Three Cheese Macaroni

Comfort Food: Lasagna

BBQ Grilled Cheese

Pork Sandwiches

Tempura for my Valentines

Tuesday, February 15, 2011


The February 2011 Daring Cooks’ challenge was hosted by Lisa of Blueberry Girl. She challenged Daring Cooks to make Hiyashi Soba and Tempura. She has various sources for her challenge including japanesefood.about.com, pinkbites.com, and itsybitsyfoodies.com.  

Sadly, I couldn't find soba noodles at my grocery store, so I ended up buying a Pad Thai kit and made that along with my tempura. Had I not just moved half way across the country, I would have considered making the noodles myself - another day.

This was the first meal I made in our new apartment. I mean come on - what's better than deep frying food in a newly cleaned place? Fortunately, it was about 50*F outside all day, so I had the window wide open to prevent a total grease-fest.  Tempura is simply a Japanese dish of deepfried vegetables and seafood. I used the typical frozen shrimp you can find at your grocery store - but I would recommend Tiger shrimp. It's much bigger and tastes great (what you'd typically find at a Japanese restaurant). I chose broccoli, carrots and sweet potatoes for my vegetables. I had recently tried some sweet potato tempura in Northampton, MA and thought it was great - so I knew that would be a good choice.

To prepare the vegetables for frying, either boil or steam them ahead of time so they become tender, but not mushy. I boiled mine for about 5 minutes (10 minutes for the sweet potato) and then quickly rinsed them in cold water and stuck them in the fridge. 

Frozen shrimp can be defrosted by simply soaking them in hot water. I bought pre-cooked shrimp, so they were 'ready-to-eat' once thawed. If you buy raw shrimp, it will fry long enough to cook all the way through.

When making tempura, everything must be cold, except the frying oil. 

Once the vegetables are cooled, smother them in flour and then return back to the refrigerator. The flour will allow the batter to stick better to the vegetables.  Do this with the shrimp also.

Next, heat up your deep fryer, or pour oil about an inch deep in saucepan.  Heat the oil to 350*F.  Next, get out a plastic dish to prepare your batter in and a larger, deep dish to hold an ice-water bath. Since we just moved, we hadn't filled the ice trays with water yet - so I improvised with my mini ice pack.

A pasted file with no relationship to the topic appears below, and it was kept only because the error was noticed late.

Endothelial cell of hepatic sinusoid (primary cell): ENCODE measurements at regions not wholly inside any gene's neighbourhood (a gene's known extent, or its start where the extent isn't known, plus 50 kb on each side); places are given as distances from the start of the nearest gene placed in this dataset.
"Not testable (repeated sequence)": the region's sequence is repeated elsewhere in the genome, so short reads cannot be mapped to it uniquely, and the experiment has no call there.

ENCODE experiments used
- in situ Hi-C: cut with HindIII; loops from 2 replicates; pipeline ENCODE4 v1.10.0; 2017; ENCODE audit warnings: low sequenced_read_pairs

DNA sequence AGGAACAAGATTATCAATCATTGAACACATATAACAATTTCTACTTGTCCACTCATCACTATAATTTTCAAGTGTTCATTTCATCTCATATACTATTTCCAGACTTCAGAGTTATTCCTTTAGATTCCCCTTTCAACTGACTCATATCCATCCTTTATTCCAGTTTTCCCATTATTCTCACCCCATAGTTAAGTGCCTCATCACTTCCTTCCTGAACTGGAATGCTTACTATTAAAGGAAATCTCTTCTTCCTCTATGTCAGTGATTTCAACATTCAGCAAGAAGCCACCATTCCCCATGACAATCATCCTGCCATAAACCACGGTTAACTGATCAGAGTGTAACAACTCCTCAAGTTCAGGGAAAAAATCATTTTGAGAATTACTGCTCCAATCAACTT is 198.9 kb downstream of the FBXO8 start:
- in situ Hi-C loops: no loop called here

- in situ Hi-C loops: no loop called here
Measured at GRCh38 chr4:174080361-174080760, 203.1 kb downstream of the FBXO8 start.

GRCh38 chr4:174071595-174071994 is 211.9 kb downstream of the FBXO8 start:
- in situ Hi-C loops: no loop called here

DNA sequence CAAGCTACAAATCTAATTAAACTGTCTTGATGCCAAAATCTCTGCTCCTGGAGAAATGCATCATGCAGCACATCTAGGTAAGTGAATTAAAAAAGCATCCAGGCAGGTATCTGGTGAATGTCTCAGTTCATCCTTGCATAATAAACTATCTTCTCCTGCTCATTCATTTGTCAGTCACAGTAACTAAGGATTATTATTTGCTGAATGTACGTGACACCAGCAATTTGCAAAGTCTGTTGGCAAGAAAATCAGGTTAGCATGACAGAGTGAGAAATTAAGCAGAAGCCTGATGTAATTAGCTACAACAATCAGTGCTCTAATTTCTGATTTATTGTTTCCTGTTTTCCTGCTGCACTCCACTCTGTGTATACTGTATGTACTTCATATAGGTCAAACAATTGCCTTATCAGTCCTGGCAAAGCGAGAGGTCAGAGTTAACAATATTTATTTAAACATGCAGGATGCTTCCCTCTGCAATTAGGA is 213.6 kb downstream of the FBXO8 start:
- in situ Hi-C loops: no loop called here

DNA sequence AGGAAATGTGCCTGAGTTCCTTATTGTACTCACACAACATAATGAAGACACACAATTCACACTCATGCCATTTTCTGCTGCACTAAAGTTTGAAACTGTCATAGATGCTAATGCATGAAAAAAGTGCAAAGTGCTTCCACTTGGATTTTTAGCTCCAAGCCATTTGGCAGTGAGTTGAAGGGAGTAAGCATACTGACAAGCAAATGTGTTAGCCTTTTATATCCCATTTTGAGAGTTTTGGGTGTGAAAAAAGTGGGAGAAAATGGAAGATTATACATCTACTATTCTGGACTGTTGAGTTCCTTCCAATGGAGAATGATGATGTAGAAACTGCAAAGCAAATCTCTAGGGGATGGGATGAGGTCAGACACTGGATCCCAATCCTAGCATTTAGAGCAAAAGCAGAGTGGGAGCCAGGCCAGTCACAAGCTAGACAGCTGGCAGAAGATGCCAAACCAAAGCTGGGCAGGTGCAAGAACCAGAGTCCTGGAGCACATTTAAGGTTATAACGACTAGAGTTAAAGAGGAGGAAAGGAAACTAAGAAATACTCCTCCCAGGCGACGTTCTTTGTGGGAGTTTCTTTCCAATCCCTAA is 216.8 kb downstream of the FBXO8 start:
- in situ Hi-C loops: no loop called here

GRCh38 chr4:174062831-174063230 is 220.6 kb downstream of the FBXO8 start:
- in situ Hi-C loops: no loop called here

It's best to get all of the ingredients ready before mixing them together in order to keep everything as cold as possible. It's also important to only mix the batter so much - it should be runny and lumpy.

Ingredients:

1 egg yolk from a large egg 
1 cup iced water
½ cup plain (all purpose) flour 
½ cup cornflour or cornstarch
½ teaspoon baking powder

Place the iced water into the plastic bowl. Lightly beat the egg yolk and gradually pour into the iced water, stirring (preferably with chopsticks) and blending well. Add flours and baking powder all at once, stroke a few times with chopsticks until the ingredients are loosely combined.  The batter should be runny and lumpy. 

Place the bowl of batter in the ice water bath to keep it cold while you are frying the tempura. The batter as well as the vegetables and seafood have to be very cold. The temperature shock between the hot oil and the cold veggies help create a crispy tempura.

You can now start frying your vegetables and shrimp.  Start with the vegetables, such as sweet potatoes, that won’t leave a strong odor in the oil. Dip them into the batter.  Slide them into the hot oil, deep frying only a couple of pieces at a time so that the temperature of the oil does not drop.

Place finished tempura pieces on a wire rack so that excess oil can drip off. Continue frying the other items, frequently scooping out any bits of batter to keep the oil clean and prevent the oil (and the remaining tempura) from getting a burned flavor.

If you are making a lot of tempura, place them on a cookie sheet in a 250*F oven to keep them crispy and warm until you are done frying.

Serve immediately for the best flavor, but they can also be eaten cold (but I don't recommend it).

I served the tempura with my cold Pad Thai noodles (made from a kit - easy to find in your grocery store and delicious) along with a small dish filled with green onion and soy sauce for dipping.

From what I could tell, my guests loved the meal. The broccoli and sweet potatoes were a big hit, as were the noodles. Tanoshimu! (enjoy!)

I made small chocolate cheesecakes for dessert - post to follow!

 Happy Valentine's Day!

2 comments:

Audax said...

You are sweetie making tempura and noodles for valentine's day and it looks wonderful I love the long notes on how to do the deep frying that will really help newbies. Well done great photos I adore the 1st photo the tempura batter is so thin and crisp looking.

Cheers from Audax in Sydney Australia.

February 15, 2011 at 8:22 PM
Anula said...

Love the look of your tempura - you did a lot of it - a real feast! :)
Great photos and you did a wonderful job - all looks delicious!
Pozdrawiam! Anula.

February 16, 2011 at 6:07 AM

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